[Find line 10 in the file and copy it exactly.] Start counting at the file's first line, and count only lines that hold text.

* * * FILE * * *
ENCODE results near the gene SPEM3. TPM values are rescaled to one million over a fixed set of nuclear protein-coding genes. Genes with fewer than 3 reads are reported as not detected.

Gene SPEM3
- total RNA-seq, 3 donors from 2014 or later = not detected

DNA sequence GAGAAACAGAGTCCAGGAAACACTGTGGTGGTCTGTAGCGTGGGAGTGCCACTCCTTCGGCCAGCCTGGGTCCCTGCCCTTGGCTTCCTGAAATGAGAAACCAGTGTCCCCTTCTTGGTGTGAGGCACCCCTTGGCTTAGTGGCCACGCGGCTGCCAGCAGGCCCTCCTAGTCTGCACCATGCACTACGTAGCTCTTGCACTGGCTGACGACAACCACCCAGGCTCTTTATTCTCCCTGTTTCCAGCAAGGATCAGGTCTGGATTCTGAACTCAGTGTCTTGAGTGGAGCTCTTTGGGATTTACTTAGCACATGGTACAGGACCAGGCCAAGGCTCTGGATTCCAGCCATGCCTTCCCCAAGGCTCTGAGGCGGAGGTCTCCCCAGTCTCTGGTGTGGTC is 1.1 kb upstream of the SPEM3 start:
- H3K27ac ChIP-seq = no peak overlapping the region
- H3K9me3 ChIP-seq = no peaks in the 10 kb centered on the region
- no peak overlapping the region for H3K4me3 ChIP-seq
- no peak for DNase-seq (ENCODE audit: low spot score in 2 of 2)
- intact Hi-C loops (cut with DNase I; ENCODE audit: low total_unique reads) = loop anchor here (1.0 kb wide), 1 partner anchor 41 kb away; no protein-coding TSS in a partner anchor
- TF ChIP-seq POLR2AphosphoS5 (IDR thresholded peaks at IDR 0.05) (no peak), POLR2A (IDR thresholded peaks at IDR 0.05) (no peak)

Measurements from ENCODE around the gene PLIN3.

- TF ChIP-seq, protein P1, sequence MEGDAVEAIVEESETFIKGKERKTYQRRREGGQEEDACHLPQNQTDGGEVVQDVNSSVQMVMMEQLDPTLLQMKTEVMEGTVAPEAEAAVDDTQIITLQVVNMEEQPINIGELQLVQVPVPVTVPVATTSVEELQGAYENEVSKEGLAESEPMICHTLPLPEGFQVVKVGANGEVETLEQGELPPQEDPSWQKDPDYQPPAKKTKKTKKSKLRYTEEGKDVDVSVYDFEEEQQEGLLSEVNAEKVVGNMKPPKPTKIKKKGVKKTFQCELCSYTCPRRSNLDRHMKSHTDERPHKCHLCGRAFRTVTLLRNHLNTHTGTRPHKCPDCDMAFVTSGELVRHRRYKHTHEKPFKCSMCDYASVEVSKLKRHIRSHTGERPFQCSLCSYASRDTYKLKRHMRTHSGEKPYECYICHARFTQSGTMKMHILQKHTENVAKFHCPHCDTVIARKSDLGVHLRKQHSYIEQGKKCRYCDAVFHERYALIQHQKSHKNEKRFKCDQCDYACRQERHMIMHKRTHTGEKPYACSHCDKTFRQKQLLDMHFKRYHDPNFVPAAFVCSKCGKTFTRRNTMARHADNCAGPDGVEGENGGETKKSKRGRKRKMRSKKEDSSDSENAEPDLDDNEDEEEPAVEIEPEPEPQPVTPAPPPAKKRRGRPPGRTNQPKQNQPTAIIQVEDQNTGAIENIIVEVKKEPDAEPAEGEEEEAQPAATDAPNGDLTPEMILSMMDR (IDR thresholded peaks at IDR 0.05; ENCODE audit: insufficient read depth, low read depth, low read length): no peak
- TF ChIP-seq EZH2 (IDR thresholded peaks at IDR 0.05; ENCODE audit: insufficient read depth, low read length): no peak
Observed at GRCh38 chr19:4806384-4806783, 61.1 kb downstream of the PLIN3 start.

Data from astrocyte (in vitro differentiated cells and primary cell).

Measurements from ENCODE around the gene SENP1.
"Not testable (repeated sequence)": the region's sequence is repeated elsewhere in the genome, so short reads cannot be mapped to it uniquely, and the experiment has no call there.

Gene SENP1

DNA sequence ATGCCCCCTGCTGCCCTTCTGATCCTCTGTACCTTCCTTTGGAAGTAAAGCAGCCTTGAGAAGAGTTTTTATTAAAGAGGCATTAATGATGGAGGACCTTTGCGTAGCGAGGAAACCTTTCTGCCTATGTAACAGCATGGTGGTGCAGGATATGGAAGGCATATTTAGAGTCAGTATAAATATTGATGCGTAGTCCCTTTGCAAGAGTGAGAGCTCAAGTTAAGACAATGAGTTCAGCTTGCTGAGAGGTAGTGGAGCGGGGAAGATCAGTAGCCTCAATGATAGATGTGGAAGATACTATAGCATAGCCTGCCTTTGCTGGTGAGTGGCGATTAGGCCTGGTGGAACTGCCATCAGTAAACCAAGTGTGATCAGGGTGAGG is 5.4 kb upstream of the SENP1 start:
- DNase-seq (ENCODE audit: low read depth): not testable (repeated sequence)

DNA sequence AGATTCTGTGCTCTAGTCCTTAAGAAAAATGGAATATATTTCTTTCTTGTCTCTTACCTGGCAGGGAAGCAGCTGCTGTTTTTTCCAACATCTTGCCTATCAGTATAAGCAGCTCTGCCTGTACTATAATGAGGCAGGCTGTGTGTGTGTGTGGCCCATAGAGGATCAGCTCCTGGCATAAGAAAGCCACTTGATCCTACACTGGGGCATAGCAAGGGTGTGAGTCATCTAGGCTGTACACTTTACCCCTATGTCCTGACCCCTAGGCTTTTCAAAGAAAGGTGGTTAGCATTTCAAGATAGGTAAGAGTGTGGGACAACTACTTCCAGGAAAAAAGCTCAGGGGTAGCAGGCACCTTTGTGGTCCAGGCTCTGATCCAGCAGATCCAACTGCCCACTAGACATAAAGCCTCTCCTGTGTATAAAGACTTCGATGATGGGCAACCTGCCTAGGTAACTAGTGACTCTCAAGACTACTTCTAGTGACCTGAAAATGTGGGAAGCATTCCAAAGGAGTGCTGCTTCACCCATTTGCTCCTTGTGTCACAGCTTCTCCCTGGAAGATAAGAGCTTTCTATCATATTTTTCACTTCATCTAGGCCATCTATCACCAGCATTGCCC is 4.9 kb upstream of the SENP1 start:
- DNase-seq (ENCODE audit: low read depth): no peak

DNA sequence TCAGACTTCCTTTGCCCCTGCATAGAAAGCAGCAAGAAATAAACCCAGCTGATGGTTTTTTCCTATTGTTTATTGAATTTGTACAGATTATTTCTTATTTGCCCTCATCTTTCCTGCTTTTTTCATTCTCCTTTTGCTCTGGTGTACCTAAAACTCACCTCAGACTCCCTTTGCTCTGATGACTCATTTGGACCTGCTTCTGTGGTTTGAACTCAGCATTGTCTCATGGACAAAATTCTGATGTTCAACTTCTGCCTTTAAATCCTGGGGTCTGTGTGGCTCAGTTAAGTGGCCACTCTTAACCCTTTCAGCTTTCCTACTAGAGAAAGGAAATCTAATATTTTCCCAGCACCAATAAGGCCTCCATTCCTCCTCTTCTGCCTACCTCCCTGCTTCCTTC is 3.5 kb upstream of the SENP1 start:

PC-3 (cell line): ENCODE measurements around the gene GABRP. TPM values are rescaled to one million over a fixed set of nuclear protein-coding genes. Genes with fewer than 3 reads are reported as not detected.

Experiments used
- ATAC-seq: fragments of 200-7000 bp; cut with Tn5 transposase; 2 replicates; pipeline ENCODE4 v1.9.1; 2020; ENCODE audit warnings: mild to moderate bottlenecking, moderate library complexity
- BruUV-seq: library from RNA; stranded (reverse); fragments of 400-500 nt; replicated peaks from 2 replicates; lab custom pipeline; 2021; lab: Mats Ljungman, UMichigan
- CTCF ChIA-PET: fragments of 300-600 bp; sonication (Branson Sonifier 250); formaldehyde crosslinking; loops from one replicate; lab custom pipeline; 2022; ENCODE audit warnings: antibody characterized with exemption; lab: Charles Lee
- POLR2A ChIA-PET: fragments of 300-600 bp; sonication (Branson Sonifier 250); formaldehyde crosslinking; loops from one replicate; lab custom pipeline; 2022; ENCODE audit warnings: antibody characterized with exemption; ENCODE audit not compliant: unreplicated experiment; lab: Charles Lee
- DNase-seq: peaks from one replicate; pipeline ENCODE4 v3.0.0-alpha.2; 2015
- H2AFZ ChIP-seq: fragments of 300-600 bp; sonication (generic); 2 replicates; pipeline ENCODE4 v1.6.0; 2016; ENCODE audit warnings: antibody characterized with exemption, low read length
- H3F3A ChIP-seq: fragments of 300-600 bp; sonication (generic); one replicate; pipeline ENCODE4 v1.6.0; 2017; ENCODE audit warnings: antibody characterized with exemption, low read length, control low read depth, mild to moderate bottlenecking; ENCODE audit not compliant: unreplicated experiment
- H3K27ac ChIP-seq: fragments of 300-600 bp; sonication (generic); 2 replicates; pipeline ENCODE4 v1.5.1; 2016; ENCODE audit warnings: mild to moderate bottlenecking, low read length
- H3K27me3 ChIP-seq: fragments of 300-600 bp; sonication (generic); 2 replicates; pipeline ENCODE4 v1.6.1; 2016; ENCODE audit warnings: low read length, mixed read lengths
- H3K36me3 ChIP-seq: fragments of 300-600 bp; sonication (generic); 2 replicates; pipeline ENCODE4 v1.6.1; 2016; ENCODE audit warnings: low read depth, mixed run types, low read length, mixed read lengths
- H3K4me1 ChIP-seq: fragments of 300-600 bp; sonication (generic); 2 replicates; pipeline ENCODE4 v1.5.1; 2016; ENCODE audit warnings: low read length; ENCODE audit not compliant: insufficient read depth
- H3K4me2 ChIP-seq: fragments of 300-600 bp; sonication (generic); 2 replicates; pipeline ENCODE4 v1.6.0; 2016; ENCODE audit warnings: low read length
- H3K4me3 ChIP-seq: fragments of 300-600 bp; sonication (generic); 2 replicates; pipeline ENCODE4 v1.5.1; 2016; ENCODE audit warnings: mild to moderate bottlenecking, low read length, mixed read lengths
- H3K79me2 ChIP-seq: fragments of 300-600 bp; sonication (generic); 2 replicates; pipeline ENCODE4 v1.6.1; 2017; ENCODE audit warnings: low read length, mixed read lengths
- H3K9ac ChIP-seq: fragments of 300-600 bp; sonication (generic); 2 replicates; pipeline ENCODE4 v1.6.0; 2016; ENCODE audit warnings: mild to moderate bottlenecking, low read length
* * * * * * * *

- TF ChIP-seq POLR2AphosphoS5 (IDR thresholded peaks at IDR 0.05) (no peak), POLR2A (IDR thresholded peaks at IDR 0.05) (no peak)